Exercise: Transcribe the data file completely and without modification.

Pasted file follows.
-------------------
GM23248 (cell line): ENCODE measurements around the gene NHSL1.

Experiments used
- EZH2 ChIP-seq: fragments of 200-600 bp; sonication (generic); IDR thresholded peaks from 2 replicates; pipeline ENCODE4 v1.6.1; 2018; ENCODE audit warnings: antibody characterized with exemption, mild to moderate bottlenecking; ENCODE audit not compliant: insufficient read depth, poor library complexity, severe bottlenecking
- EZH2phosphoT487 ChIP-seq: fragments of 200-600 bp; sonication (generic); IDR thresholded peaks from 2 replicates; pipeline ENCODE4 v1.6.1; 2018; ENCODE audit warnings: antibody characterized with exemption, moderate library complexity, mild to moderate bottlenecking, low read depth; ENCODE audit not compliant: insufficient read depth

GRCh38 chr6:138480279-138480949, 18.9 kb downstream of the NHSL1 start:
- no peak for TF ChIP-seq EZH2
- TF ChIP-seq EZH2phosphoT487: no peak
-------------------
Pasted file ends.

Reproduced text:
GM23248 (cell line): ENCODE measurements around the gene NHSL1.

Experiments used
- EZH2 ChIP-seq: fragments of 200-600 bp; sonication (generic); IDR thresholded peaks from 2 replicates; pipeline ENCODE4 v1.6.1; 2018; ENCODE audit warnings: antibody characterized with exemption, mild to moderate bottlenecking; ENCODE audit not compliant: insufficient read depth, poor library complexity, severe bottlenecking
- EZH2phosphoT487 ChIP-seq: fragments of 200-600 bp; sonication (generic); IDR thresholded peaks from 2 replicates; pipeline ENCODE4 v1.6.1; 2018; ENCODE audit warnings: antibody characterized with exemption, moderate library complexity, mild to moderate bottlenecking, low read depth; ENCODE audit not compliant: insufficient read depth

GRCh38 chr6:138480279-138480949, 18.9 kb downstream of the NHSL1 start:
- no peak for TF ChIP-seq EZH2
- TF ChIP-seq EZH2phosphoT487: no peak